A 9,000-year-old 'magic wand' with two human faces engraved onto it has been discovered in Syria by a group of archaeologists.

The wand, made of cow bone, was excavated from the Early Neolithic site of Tell Qarassa in Syria and is believed to be dated from the late ninth millennium BC.

The wand was found near a burial site where an earlier excavation also uncovered 30 headless skeletons.

The finding, published in the March issue of the journal Antiquity, helps to shed light on the rituals of people who lived in the Neolithic period, according to archaeologists.

"Earlier traditions of figurative art had avoided the detailed and naturalistic representation of the human face. Fundamental changes occurred during the Pre-Pottery Neolithic with the famous plastered skulls of Jericho and other sites," archaeologists noted, in their findings.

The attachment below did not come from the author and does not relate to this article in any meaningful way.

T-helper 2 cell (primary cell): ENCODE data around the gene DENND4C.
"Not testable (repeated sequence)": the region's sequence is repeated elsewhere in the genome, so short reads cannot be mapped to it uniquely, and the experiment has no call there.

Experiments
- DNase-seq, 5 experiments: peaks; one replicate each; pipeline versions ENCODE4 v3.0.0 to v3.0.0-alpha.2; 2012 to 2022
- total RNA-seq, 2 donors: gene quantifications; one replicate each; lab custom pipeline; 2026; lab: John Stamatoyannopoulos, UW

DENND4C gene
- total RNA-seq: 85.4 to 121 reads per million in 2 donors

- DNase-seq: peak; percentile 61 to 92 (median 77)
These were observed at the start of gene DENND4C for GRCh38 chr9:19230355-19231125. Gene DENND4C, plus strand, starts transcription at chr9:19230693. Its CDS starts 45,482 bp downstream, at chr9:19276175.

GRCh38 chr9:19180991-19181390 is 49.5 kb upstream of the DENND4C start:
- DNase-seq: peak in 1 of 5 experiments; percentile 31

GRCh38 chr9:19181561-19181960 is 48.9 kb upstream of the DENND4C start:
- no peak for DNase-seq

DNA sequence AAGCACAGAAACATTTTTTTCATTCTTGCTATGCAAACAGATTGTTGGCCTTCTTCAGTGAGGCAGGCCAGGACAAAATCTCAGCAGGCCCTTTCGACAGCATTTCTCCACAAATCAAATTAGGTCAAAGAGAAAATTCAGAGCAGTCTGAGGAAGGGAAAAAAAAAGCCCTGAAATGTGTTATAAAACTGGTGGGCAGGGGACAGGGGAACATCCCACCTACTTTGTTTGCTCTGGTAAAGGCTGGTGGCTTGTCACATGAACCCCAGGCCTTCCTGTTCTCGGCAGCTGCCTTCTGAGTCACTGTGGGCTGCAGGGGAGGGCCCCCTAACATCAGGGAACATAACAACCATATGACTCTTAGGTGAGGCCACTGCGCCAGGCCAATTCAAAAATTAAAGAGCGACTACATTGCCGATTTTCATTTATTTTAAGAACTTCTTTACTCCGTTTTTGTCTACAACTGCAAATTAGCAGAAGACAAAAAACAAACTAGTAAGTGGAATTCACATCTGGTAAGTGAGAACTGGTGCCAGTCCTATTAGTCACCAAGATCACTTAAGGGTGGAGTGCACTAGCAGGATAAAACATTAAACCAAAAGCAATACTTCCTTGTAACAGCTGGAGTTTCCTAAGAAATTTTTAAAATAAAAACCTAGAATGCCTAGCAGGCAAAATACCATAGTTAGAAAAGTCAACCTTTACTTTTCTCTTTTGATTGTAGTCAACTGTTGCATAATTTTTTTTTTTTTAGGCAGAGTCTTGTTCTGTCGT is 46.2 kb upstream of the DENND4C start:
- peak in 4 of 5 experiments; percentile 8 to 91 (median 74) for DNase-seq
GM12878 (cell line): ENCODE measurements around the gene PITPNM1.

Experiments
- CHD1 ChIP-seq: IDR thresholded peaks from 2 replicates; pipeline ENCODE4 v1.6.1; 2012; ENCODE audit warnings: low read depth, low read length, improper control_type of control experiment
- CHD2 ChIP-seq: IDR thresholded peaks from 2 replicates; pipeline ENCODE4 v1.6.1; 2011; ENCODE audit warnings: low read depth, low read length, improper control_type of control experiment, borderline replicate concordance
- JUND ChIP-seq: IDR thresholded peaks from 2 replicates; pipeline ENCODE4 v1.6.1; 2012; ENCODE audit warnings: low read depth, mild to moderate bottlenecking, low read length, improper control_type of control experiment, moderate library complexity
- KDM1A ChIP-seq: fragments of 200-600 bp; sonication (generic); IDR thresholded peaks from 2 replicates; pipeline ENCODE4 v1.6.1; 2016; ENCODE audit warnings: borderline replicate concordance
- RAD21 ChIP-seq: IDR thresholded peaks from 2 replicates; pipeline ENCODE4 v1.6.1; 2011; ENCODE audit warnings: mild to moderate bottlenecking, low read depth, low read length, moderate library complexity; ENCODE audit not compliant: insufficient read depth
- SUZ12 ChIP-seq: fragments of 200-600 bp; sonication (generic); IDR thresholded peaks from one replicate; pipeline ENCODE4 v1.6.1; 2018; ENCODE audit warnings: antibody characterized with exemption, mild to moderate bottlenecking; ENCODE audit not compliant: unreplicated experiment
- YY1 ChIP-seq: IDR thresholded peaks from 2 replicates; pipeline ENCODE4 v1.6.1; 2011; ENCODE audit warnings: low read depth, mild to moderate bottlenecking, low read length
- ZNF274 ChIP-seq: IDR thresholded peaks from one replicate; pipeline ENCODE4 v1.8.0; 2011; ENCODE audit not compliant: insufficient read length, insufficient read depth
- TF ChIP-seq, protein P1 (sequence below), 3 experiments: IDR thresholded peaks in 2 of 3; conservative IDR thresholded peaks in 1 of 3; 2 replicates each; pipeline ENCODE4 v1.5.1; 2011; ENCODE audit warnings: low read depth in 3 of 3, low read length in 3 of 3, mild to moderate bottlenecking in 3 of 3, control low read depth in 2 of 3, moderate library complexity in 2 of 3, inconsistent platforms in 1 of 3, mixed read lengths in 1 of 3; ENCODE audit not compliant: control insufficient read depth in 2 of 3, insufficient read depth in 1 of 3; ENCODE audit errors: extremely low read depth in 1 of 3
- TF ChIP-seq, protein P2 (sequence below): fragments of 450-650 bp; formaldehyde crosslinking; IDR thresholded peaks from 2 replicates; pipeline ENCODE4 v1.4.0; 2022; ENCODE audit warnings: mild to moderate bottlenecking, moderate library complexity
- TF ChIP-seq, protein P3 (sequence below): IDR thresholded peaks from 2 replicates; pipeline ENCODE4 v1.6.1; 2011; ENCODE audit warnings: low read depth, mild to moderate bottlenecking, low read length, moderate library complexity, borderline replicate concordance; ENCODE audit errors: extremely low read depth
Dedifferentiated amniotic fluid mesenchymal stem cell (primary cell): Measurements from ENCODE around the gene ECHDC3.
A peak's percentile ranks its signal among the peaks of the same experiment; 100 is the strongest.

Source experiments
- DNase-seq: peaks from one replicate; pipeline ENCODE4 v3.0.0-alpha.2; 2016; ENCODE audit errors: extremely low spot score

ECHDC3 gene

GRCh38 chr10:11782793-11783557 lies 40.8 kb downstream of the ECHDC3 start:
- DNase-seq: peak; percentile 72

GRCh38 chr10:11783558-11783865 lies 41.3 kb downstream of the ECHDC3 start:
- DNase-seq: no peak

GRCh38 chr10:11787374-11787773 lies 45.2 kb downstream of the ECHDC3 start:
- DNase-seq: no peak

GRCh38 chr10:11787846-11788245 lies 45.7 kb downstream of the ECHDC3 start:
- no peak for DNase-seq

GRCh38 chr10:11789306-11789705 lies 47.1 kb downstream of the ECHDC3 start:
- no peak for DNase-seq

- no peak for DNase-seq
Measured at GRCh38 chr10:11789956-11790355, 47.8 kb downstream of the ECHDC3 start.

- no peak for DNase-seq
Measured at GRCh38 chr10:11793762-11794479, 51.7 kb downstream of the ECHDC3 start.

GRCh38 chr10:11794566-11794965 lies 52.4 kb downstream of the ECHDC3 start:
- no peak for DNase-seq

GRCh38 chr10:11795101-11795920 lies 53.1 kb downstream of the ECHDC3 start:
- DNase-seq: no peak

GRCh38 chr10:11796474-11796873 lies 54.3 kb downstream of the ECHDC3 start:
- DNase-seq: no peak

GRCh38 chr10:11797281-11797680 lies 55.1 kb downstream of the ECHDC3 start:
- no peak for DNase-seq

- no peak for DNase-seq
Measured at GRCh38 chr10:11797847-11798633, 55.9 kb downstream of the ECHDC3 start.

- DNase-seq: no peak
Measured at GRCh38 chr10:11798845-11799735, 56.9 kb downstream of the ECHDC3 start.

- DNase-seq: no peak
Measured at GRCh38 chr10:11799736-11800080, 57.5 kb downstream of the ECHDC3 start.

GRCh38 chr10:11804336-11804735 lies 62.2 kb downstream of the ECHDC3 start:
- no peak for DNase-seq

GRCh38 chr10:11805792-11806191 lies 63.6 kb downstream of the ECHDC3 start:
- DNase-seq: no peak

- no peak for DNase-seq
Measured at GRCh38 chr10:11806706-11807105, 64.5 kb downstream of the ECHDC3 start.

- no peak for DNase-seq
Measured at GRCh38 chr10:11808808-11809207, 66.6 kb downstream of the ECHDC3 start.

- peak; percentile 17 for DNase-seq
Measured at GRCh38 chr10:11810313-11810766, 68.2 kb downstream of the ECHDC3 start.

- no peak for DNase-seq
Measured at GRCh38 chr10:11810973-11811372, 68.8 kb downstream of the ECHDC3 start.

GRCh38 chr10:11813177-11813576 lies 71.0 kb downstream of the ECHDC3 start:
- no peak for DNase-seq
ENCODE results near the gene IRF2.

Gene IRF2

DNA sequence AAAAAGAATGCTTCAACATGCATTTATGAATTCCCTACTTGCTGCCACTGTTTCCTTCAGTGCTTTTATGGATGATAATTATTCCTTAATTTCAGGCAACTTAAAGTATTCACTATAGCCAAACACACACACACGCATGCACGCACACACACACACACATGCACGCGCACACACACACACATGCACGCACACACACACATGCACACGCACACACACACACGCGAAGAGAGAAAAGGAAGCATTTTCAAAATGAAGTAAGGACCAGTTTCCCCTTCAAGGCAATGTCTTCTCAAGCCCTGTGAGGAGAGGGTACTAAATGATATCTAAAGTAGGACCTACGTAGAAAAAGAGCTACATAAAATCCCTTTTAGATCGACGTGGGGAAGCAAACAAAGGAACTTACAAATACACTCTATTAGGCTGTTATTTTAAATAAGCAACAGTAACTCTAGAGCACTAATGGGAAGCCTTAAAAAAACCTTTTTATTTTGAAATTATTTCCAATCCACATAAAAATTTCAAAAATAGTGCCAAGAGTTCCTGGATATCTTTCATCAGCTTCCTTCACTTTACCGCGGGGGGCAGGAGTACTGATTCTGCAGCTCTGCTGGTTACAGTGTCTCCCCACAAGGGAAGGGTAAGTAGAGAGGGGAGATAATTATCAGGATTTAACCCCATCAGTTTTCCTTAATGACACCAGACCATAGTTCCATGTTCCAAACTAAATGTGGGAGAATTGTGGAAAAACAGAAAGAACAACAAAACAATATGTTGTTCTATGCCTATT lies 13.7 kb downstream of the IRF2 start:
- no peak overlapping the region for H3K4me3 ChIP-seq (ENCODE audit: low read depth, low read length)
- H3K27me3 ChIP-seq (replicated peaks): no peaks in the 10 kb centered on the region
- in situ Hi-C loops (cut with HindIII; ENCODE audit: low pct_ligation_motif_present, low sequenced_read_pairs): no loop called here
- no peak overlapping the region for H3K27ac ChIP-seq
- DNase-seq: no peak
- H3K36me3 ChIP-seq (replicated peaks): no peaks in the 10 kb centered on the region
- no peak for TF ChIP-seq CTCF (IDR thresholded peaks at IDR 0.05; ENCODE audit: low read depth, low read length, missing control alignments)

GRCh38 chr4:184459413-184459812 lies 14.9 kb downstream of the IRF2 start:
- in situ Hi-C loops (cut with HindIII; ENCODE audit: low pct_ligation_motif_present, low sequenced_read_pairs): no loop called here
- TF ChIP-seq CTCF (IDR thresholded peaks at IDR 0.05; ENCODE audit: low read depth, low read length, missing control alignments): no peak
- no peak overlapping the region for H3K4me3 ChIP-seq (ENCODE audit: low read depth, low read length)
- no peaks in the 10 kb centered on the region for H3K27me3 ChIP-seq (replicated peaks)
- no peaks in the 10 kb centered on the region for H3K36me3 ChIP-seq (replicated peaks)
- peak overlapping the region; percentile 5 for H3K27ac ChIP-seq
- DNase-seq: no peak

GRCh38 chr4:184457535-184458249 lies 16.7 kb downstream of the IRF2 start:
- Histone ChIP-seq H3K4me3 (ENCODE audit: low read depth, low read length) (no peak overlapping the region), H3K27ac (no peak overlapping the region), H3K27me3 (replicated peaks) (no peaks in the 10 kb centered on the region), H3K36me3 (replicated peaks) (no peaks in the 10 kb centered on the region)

"Statues, masks and smaller carvings also appeared."

Experts believe the wand may have been used as part of an ancient burial ritual.

"This small bone object from a funerary layer can be related to monumental statuary of the same period in the southern Levant and south-east Anatolia that probably depicted powerful supernatural beings," the archaeologists said.

"It may also betoken a new way of perceiving human identity and of facing the inevitability of death.

"By representing the deceased in visual form, the living and the dead were brought closer together," they added.

Tell Qarassa is one of the few archaeological sites in the country that has not suffered damage during the Syrian civil war.

As a result of the civil war, there have been illicit archaeological excavations across the country, including the six World Heritage sites - the Ancient Villages of Northern Syria, Bosra, Crac des Chevaliers, Palmyra, Damascus and Aleppo.